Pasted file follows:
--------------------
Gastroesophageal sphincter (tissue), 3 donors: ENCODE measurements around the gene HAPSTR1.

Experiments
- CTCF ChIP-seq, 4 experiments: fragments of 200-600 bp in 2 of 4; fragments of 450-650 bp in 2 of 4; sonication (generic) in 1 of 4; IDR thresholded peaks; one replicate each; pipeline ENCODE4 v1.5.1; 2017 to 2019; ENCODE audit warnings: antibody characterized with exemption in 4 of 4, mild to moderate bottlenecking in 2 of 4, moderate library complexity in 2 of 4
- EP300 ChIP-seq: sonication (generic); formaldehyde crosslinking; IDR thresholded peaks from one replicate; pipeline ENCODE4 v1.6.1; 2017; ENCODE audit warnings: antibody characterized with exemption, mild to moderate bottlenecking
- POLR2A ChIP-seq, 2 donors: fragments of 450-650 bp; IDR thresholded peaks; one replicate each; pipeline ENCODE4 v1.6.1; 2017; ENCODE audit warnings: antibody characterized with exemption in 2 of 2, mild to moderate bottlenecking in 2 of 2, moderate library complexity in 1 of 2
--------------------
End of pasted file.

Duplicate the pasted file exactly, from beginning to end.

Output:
Gastroesophageal sphincter (tissue), 3 donors: ENCODE measurements around the gene HAPSTR1.

Experiments
- CTCF ChIP-seq, 4 experiments: fragments of 200-600 bp in 2 of 4; fragments of 450-650 bp in 2 of 4; sonication (generic) in 1 of 4; IDR thresholded peaks; one replicate each; pipeline ENCODE4 v1.5.1; 2017 to 2019; ENCODE audit warnings: antibody characterized with exemption in 4 of 4, mild to moderate bottlenecking in 2 of 4, moderate library complexity in 2 of 4
- EP300 ChIP-seq: sonication (generic); formaldehyde crosslinking; IDR thresholded peaks from one replicate; pipeline ENCODE4 v1.6.1; 2017; ENCODE audit warnings: antibody characterized with exemption, mild to moderate bottlenecking
- POLR2A ChIP-seq, 2 donors: fragments of 450-650 bp; IDR thresholded peaks; one replicate each; pipeline ENCODE4 v1.6.1; 2017; ENCODE audit warnings: antibody characterized with exemption in 2 of 2, mild to moderate bottlenecking in 2 of 2, moderate library complexity in 1 of 2